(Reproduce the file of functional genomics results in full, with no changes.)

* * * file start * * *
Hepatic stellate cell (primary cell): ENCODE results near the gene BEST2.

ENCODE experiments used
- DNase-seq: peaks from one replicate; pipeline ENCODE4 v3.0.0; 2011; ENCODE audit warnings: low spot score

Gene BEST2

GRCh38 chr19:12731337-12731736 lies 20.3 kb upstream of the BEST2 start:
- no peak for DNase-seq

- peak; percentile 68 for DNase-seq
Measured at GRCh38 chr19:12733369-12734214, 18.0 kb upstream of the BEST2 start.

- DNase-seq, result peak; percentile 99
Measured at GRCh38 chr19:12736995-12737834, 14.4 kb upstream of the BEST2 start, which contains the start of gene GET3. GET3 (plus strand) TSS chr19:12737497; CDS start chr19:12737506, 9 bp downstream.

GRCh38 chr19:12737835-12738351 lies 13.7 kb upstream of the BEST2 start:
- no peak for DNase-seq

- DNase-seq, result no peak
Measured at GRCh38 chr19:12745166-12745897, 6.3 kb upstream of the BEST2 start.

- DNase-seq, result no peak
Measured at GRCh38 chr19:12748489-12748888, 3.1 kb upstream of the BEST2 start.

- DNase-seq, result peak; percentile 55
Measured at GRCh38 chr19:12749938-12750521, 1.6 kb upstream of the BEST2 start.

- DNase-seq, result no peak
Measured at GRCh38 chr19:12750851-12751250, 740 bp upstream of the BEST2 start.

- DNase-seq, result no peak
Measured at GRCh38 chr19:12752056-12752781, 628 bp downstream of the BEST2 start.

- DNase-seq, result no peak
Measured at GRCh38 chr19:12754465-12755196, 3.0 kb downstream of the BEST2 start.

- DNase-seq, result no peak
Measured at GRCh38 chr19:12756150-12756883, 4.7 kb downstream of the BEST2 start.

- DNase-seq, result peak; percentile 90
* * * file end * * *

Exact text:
Hepatic stellate cell (primary cell): ENCODE results near the gene BEST2.

ENCODE experiments used
- DNase-seq: peaks from one replicate; pipeline ENCODE4 v3.0.0; 2011; ENCODE audit warnings: low spot score

Gene BEST2

GRCh38 chr19:12731337-12731736 lies 20.3 kb upstream of the BEST2 start:
- no peak for DNase-seq

- peak; percentile 68 for DNase-seq
Measured at GRCh38 chr19:12733369-12734214, 18.0 kb upstream of the BEST2 start.

- DNase-seq, result peak; percentile 99
Measured at GRCh38 chr19:12736995-12737834, 14.4 kb upstream of the BEST2 start, which contains the start of gene GET3. GET3 (plus strand) TSS chr19:12737497; CDS start chr19:12737506, 9 bp downstream.

GRCh38 chr19:12737835-12738351 lies 13.7 kb upstream of the BEST2 start:
- no peak for DNase-seq

- DNase-seq, result no peak
Measured at GRCh38 chr19:12745166-12745897, 6.3 kb upstream of the BEST2 start.

- DNase-seq, result no peak
Measured at GRCh38 chr19:12748489-12748888, 3.1 kb upstream of the BEST2 start.

- DNase-seq, result peak; percentile 55
Measured at GRCh38 chr19:12749938-12750521, 1.6 kb upstream of the BEST2 start.

- DNase-seq, result no peak
Measured at GRCh38 chr19:12750851-12751250, 740 bp upstream of the BEST2 start.

- DNase-seq, result no peak
Measured at GRCh38 chr19:12752056-12752781, 628 bp downstream of the BEST2 start.

- DNase-seq, result no peak
Measured at GRCh38 chr19:12754465-12755196, 3.0 kb downstream of the BEST2 start.

- DNase-seq, result no peak
Measured at GRCh38 chr19:12756150-12756883, 4.7 kb downstream of the BEST2 start.

- DNase-seq, result peak; percentile 90